September 15, 2021

A Remembrance Ceremony was held by the Princeton 9/11 Memorial Committee on Saturday afternoon at the Princeton First Aid & Rescue Squad headquarters on Mount Lucas Road. The event was one of many area observances marking the 20th anniversary of the September 11, 2001 terrorist attacks. Attendees share where they were and what they were doing when they first learned of the attacks in this week’s Town Talk on page 6. (Photo by Charles R. Plohn)

By Donald Gilpin

The Princeton Health Department on Monday reported 23 new cases of COVID-19 in the previous seven days, 42 new cases in the previous 14 days in Princeton, as infection levels continue to increase.

All 21 New Jersey counties are now listed as having high rates of COVID transmission, according to the Centers for Disease Control and Prevention (CDC). The statewide transmission rate is currently 1.01, with any number over 1 indicating that each new case is causing more than one additional case and that the outbreak is expanding. The CDC is recommending that people in all counties in the state wear masks in indoor public settings, regardless of vaccination status.

“COVID-19 cases have been rising in the Princeton community to a level we observed in January 2021, approximately 3.25 new cases per day,” said Princeton Public Health Officer Jeff Grosser.

Attributing much of the problem to the Delta variant, Grosser noted that the United States is averaging 152,000 cases each day, close to four times the levels reported at this time last year. “Delta continues to circulate throughout the community, and public health has shared the devastating impact it has had in communities with lower vaccination rates across all demographics, particularly those 65 years and older.”

Grosser noted that the current surge is different from the surge of last fall and winter with transmission occurring more readily now. He added, “The vaccine has absolutely helped, and those who still get COVID-19 are likely to have milder, shorter illnesses and appear to be less likely to spread the virus to others.”

Six Princeton residents, with an average age of 85, have been hospitalized recently in vaccine breakthrough cases, Grosser reported. He urged people to “be aware of what the current guidance is; how to prevent transmission; how to protect ourselves, our families, our friends, our neighbors.” more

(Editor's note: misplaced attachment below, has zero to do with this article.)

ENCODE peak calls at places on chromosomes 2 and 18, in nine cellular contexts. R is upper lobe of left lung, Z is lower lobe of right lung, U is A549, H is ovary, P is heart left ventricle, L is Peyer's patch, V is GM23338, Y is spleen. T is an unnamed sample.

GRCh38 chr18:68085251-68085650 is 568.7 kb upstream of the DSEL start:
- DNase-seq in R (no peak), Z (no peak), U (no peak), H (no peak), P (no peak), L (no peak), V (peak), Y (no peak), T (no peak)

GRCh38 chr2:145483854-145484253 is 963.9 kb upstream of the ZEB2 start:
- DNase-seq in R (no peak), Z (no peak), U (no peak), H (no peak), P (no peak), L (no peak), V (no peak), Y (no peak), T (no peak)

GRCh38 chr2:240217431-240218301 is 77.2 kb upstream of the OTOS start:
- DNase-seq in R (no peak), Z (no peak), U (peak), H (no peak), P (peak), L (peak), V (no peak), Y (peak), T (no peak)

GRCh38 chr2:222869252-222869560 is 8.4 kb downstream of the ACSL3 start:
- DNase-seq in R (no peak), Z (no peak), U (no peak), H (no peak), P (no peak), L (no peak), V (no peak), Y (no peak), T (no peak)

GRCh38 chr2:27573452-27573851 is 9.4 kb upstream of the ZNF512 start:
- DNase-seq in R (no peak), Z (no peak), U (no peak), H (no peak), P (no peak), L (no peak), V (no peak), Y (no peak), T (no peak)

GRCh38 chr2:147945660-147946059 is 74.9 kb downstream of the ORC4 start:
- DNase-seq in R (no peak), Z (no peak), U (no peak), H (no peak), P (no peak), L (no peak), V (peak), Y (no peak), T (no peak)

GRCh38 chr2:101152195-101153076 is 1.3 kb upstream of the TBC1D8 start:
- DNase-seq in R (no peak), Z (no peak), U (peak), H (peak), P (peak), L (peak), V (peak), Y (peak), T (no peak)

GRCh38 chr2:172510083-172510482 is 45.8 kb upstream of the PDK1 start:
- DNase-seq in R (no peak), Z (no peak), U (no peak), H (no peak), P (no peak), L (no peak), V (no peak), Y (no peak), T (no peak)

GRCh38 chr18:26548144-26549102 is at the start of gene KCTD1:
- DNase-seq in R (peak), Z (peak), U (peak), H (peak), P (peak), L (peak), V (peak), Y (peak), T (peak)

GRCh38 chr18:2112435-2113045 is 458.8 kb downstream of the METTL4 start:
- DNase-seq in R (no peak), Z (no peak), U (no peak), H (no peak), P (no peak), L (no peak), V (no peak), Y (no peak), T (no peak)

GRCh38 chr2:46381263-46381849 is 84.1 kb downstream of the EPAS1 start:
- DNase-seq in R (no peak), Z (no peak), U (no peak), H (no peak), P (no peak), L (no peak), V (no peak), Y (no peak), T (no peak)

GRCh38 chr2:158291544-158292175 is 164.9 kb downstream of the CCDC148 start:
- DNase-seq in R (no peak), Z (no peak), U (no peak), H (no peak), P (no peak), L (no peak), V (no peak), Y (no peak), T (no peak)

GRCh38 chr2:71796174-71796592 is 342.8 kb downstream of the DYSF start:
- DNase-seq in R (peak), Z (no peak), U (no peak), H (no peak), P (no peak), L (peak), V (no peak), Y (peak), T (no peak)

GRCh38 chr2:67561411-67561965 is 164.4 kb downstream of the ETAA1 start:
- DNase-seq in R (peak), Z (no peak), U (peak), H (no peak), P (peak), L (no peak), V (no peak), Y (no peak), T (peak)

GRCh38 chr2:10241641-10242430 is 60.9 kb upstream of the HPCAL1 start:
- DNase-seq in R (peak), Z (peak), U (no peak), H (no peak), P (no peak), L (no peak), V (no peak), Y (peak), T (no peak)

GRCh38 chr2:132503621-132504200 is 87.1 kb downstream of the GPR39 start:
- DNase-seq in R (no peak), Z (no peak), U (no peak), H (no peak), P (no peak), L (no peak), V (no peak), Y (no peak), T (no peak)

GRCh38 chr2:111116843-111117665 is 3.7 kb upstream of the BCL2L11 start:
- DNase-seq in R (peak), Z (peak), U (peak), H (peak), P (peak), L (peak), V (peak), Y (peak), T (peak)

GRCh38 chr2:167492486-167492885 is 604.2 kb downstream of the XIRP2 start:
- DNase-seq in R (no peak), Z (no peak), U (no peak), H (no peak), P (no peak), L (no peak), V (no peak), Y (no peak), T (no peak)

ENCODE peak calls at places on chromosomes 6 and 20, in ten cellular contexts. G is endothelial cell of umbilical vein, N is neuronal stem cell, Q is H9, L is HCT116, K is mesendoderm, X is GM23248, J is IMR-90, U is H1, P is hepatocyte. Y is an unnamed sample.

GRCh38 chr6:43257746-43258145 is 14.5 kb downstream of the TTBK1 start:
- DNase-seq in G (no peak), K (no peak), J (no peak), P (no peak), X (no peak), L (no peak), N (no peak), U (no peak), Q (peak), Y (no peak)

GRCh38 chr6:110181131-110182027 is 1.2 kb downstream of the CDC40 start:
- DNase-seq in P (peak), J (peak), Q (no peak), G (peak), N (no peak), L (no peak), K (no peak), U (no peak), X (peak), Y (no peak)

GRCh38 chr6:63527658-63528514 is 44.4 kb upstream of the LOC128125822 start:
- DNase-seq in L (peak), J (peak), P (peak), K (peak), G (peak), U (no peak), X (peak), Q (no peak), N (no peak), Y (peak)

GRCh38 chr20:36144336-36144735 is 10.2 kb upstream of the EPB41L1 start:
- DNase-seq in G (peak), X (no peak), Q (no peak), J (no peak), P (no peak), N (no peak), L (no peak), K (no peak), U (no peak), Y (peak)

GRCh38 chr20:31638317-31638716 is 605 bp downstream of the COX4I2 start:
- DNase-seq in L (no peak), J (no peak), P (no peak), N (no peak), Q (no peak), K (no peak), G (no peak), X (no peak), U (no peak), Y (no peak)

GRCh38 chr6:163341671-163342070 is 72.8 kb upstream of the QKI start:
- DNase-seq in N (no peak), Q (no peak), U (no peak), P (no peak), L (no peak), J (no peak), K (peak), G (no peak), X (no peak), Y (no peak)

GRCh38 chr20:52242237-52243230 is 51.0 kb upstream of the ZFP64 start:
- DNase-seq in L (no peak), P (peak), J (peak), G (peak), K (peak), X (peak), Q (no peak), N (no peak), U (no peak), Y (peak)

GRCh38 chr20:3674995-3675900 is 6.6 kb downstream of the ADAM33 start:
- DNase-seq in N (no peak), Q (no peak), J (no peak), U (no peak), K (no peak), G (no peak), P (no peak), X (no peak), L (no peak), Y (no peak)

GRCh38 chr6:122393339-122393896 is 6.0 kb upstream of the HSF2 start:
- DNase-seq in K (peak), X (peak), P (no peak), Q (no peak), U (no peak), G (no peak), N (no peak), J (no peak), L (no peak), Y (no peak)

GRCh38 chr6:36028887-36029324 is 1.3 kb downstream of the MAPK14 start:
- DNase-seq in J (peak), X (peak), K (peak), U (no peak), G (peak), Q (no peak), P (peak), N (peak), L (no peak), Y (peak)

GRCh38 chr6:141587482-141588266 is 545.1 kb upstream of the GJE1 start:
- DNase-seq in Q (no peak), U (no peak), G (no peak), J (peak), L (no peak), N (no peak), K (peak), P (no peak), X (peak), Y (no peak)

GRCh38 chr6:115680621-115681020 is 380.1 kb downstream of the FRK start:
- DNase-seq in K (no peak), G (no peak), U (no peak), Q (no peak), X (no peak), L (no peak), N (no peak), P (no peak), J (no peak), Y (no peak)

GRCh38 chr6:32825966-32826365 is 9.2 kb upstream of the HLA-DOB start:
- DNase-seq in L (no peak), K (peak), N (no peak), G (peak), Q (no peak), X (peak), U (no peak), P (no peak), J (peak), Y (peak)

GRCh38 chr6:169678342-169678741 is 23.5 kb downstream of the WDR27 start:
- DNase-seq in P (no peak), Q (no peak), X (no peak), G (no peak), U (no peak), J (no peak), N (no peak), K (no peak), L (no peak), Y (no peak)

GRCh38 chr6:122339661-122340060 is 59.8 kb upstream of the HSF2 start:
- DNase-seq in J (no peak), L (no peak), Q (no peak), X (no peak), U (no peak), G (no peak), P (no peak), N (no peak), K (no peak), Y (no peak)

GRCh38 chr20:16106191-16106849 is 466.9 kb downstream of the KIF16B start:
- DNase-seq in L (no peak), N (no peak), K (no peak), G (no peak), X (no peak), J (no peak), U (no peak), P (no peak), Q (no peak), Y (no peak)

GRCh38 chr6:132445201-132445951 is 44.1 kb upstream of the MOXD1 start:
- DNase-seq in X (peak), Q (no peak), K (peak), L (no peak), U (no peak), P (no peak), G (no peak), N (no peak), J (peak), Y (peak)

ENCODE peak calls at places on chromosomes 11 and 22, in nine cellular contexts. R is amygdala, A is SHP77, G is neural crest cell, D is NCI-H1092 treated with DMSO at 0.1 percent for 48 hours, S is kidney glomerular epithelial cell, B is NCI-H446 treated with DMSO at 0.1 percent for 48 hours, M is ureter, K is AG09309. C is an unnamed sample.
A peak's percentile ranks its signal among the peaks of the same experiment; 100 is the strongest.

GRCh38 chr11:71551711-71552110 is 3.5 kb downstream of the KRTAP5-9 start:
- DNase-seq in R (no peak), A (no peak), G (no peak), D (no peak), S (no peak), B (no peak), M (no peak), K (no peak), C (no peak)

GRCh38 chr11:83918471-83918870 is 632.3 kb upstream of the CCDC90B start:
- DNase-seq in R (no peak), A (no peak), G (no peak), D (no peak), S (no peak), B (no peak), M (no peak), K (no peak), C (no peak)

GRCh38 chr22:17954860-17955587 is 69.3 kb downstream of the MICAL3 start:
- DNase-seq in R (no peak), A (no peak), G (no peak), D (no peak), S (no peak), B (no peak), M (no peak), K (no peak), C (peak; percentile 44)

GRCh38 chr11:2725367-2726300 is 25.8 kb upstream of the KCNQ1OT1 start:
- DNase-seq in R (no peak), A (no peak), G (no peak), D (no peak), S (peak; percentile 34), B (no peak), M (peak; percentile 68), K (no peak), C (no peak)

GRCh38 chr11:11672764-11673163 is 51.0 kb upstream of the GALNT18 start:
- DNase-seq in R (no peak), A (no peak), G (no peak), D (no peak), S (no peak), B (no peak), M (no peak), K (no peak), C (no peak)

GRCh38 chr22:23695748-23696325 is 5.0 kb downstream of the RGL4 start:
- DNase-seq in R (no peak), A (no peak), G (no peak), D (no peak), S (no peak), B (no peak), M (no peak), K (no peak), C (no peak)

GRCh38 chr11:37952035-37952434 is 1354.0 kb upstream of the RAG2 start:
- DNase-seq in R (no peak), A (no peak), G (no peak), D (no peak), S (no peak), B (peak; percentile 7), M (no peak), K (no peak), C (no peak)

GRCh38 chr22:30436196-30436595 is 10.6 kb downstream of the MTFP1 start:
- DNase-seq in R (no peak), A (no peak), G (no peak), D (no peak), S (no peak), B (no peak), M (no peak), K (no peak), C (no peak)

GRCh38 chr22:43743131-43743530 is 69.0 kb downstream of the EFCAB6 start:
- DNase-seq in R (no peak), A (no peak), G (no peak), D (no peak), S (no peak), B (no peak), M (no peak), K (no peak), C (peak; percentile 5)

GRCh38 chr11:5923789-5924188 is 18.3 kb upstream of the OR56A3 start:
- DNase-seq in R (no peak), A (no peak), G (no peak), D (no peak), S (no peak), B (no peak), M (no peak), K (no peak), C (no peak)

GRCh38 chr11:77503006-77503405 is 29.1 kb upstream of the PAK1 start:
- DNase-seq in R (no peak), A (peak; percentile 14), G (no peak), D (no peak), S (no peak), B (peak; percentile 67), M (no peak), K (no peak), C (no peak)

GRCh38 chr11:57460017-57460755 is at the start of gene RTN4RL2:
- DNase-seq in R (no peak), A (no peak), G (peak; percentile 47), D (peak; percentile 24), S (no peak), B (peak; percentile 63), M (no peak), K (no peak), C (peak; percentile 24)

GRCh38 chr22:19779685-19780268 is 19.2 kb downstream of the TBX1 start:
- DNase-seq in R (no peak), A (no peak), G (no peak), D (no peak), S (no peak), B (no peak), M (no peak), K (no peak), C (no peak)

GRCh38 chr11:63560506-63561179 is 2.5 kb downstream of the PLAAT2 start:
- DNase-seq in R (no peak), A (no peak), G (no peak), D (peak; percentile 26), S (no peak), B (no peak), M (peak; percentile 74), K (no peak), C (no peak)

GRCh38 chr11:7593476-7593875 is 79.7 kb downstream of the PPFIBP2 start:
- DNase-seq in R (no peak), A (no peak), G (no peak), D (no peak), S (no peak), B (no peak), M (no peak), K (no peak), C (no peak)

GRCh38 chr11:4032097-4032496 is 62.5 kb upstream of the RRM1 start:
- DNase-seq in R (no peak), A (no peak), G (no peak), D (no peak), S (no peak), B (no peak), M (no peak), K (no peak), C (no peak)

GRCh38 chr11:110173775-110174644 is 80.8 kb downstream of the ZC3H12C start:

By Donald Gilpin

Mara Franceschi

Two incumbents, Betsy Baglio and Brian McDonald, and two new candidates, Mara Franceschi and Jeffrey Liao, will be competing in the November 2 election for three available seats on the Princeton Public Schools (PPS) Board of Education (BOE). The top three vote-getters will win three-year terms on the BOE, beginning in January 2022.

With just seven weeks until election day, Town Topics is beginning a series of weekly candidate profiles in which the candidates will present a summary of their personal, academic, and professional backgrounds; why they got involved in the schools and in this particular election; and what their priorities are for the future of the PPS.

Mara Franceschi is leading off:

“I consider few things more important than a high-quality public education for ALL our children. With a new superintendent and other key personnel, it is an exciting time in our district. However, the district must also navigate many challenges to ensure continued success. Chief among those challenges is balancing aging facilities against a backdrop of increasing student enrollment and budget stressors. Maintaining our facilities is both an investment in valuable hard assets and the minimum required to provide a clean and healthy learning environment for our children. Successfully balancing critical, necessary investments in our schools, while keeping tax increases to a minimum, is essential. To address these challenges, I believe that transparent communication with, and among, all the stakeholders in the community is paramount.  more

40 YEARS OF PEACEMAKING: The Rev. Robert Moore (center in blue shirt), surrounded by Coalition for Peace Action (CFPA) colleagues, received a surprise visit on September 8 from Princeton Councilmember David Cohen (right), who presented him with a Council resolution honoring Moore’s 40 years as executive director of CFPA and declaring September 8 as “Rev. Robert Moore Day” in Princeton. 

By Donald Gilpin

Last Wednesday, September 8, the Rev. Robert Moore, executive director of the Princeton-based Coalition for Peace Action (CFPA) for the past 40 years, was working in his Witherspoon Street office when Princeton Councilmember David Cohen, along with five of Moore’s CFPA colleagues, paid him a surprise visit.

September 8, 2021 is “Reverend Robert Moore Day” in Princeton, Cohen announced, as he read out loud a Princeton Town Council Municipal Resolution in Moore’s honor. The resolution — citing Moore’s four decades of leadership in working with the CFPA to abolish nuclear weapons, end endless wars, prevent gun violence, and combat growing militarism and the climate crisis — was formally passed by the full Council at their Monday, September 13, meeting.